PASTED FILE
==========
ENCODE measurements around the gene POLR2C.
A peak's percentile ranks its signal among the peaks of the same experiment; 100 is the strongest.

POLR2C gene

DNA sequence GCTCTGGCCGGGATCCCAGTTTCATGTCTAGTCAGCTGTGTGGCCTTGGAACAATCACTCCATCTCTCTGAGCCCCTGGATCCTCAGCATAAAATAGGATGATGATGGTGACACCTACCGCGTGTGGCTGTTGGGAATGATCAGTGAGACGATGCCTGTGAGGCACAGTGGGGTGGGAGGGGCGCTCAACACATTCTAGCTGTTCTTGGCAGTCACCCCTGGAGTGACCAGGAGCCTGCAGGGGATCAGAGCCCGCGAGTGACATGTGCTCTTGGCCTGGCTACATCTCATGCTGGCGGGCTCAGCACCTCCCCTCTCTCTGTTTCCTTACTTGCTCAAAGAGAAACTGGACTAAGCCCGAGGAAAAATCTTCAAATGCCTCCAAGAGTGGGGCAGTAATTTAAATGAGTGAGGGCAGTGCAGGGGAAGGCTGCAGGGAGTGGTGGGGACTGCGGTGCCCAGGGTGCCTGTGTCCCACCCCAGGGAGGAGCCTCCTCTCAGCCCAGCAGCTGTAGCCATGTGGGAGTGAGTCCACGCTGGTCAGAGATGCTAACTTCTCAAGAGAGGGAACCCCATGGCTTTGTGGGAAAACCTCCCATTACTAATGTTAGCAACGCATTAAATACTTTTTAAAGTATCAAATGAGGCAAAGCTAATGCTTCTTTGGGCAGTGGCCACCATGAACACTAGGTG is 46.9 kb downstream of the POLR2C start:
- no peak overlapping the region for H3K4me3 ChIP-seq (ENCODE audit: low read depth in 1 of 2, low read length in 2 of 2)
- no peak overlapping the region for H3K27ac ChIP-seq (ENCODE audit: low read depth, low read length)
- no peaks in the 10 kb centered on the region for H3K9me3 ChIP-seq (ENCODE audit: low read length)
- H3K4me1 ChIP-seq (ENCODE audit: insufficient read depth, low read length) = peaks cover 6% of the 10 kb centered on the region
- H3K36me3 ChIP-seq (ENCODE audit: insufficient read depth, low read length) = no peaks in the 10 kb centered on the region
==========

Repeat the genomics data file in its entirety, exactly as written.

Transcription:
ENCODE measurements around the gene POLR2C.
A peak's percentile ranks its signal among the peaks of the same experiment; 100 is the strongest.

POLR2C gene

DNA sequence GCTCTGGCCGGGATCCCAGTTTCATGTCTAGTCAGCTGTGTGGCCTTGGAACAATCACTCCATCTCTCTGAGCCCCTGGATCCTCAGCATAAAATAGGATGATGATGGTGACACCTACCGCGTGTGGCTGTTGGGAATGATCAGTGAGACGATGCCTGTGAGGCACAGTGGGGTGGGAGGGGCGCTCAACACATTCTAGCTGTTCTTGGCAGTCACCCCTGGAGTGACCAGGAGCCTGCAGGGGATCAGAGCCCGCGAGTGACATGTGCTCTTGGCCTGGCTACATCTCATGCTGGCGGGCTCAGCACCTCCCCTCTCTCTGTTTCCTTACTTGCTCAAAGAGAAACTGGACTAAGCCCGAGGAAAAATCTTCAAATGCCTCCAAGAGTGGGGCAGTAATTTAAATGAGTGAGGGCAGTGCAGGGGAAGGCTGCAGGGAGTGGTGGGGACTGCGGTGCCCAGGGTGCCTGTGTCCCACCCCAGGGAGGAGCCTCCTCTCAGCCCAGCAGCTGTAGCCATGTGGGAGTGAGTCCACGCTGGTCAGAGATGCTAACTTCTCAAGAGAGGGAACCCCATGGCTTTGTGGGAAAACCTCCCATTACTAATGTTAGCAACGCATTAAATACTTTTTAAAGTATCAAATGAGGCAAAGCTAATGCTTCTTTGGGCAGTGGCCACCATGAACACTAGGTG is 46.9 kb downstream of the POLR2C start:
- no peak overlapping the region for H3K4me3 ChIP-seq (ENCODE audit: low read depth in 1 of 2, low read length in 2 of 2)
- no peak overlapping the region for H3K27ac ChIP-seq (ENCODE audit: low read depth, low read length)
- no peaks in the 10 kb centered on the region for H3K9me3 ChIP-seq (ENCODE audit: low read length)
- H3K4me1 ChIP-seq (ENCODE audit: insufficient read depth, low read length) = peaks cover 6% of the 10 kb centered on the region
- H3K36me3 ChIP-seq (ENCODE audit: insufficient read depth, low read length) = no peaks in the 10 kb centered on the region